As we have already said, commodity trading is based on the principle of trading “termed” futures contracts. This means that they expire on a certain date in the future (and the commodity is physically delivered on this date). We have also explained that we can sell the purchased futures contract anytime before the expiration date. As traders we can profit on this principle. Take the example of corn with delivery in December next year. As a participant in this market you can buy corn futures contract consisting of a clearly defined amount of corn (about 127 metric tons) in the required quality at the agreed price and with delivery in December of the next year. Paradoxically, in this way you can buy 127 tons of corn which has not grown yet (and you already know its price)! On the basis of this futures contract (a contractual relationship) the supplier is obliged to deliver you the above-mentioned quantity of corn in December of the next year. But you already know that you will actually not be obliged to accept these 127 metric tons of corn in December next year because you can sell the futures contract any time and profit on increases of its price.
But what actually led to creation of such a mechanism? Why would someone be interested in buying corn that has not been grown yet? And conversely, who would be interested in selling a non-existent corn? We can find answers to these questions when we look into the history of commodity futures contracts. The first ever recorded mention of commodity futures contracts relates to Japan, to approximately the 17th century. The Japanese growers´ basic need was to secure the necessary finance for seasonal rice cultivation. They needed some initial capital to ensure production. Regarding rice cultivation it is the capital for covering the cost of seed, wages for employees, harvest, product quality control, etc.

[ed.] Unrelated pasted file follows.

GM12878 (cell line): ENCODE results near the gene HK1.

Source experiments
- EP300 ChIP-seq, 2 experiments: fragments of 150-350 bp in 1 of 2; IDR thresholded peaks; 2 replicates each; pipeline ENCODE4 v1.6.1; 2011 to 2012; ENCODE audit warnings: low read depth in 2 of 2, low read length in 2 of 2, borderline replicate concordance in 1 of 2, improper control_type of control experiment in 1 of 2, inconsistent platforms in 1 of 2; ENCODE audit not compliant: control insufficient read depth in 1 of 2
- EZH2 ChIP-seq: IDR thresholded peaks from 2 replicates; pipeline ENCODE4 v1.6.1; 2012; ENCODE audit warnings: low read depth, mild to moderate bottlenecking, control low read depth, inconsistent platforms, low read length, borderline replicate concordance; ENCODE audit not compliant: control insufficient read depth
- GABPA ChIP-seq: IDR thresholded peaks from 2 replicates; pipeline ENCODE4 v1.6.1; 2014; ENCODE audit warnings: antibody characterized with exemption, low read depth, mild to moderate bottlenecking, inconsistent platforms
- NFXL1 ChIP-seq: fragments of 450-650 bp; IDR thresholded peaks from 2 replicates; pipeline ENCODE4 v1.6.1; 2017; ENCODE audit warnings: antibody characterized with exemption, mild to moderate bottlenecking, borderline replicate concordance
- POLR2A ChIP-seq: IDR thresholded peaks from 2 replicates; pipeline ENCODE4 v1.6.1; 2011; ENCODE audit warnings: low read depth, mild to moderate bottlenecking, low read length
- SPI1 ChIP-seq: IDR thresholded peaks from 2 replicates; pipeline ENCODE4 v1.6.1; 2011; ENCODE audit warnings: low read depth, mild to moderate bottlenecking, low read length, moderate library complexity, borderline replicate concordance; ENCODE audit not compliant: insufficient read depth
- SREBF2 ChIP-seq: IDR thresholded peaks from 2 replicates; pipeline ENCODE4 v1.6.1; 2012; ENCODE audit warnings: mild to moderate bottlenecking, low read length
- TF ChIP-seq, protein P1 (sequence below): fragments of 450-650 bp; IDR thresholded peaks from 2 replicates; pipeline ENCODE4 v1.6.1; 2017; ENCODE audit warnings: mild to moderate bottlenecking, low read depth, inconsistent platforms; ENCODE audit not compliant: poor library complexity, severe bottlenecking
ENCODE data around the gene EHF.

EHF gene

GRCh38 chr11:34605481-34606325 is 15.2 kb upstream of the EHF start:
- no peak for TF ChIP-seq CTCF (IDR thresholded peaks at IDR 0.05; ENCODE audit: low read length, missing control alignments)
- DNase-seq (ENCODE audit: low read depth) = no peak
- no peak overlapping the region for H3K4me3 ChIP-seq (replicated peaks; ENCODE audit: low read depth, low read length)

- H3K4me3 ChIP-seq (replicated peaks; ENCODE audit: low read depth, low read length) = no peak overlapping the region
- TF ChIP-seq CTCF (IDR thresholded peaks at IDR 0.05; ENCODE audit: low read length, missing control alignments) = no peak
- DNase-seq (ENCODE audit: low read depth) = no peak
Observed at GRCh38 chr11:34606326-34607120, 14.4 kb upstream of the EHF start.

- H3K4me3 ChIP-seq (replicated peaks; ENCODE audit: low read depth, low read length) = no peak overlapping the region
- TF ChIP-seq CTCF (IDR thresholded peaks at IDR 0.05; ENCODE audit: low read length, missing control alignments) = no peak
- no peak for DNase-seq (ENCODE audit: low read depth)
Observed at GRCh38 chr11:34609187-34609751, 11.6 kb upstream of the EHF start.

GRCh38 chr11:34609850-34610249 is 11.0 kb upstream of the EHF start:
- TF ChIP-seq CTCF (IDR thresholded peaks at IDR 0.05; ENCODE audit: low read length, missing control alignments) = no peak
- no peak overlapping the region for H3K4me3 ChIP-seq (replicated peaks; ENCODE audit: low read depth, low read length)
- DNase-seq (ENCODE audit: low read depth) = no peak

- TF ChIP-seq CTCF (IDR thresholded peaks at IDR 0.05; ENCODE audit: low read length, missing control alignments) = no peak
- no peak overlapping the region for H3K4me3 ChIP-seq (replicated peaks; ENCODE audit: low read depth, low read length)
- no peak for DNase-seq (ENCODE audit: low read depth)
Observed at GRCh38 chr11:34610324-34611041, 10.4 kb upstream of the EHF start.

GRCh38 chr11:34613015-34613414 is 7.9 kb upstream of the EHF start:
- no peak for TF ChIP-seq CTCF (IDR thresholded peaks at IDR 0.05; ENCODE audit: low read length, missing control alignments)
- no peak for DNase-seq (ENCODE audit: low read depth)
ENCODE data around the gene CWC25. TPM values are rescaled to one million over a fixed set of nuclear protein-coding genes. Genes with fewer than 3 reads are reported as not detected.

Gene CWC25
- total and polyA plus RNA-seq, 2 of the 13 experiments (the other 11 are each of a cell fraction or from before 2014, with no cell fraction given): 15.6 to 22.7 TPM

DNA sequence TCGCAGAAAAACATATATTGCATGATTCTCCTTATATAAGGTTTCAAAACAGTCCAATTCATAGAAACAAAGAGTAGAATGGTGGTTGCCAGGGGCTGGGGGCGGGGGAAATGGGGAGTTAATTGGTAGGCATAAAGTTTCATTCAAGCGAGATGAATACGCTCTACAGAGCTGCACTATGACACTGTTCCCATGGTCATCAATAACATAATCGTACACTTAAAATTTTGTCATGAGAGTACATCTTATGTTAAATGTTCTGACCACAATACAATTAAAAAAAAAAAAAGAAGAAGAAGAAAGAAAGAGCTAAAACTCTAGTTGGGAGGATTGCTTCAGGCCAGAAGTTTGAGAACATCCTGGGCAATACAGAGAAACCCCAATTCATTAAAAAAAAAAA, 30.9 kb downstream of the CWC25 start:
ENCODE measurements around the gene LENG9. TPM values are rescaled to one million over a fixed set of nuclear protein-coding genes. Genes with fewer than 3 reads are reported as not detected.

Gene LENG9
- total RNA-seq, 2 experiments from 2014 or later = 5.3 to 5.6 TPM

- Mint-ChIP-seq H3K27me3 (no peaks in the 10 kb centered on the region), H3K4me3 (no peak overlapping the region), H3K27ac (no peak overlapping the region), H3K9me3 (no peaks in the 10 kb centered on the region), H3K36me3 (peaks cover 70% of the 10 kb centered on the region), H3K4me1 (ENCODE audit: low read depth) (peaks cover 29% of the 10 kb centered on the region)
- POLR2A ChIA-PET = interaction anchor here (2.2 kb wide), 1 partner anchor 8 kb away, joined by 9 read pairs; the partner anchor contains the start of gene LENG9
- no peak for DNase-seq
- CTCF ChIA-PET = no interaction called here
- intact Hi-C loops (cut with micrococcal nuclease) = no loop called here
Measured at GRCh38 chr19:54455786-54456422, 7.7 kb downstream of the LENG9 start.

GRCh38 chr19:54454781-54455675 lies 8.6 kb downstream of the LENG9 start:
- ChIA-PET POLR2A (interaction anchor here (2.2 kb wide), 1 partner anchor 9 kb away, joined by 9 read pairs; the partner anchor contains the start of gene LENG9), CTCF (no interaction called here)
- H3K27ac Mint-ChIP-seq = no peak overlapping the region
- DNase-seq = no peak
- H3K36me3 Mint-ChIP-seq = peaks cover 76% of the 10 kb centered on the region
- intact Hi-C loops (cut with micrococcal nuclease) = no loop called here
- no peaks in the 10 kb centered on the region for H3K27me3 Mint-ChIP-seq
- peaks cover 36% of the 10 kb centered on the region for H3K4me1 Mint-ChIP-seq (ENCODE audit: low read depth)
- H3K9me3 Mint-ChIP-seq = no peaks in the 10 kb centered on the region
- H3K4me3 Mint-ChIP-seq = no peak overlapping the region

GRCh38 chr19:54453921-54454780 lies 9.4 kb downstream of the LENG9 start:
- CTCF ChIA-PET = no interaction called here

The problem, however, was that banks were not willing to lend money for rice cultivation. You surely know from your own experience that every bank wants guarantees that it will get its lent money back (together with an appropriate interest). Thus, if a farmer did not have the sufficient capital for rice cultivation, he could sell the yet-ungrown rice. By doing so the farmer took some risk and assumed that he would be able to grow, for example, 500 tons of rice of a certain quality. The buyer who, for example, produced rice rolls knew that he would need just these 500 tons of rice in December of the next year. Thus the two entered into an agreement (futures contract) that in December of the next year the farmer would deliver the rice-roll producer 500 tons of rice for an agreed price and at the required quality. The farmer obviously knew very well at what price he could sell the rice because he knew the cost structure of cultivating a certain amount of rice. As they say “You don´t get something for nothing”, so the farmer of course added a proper profit.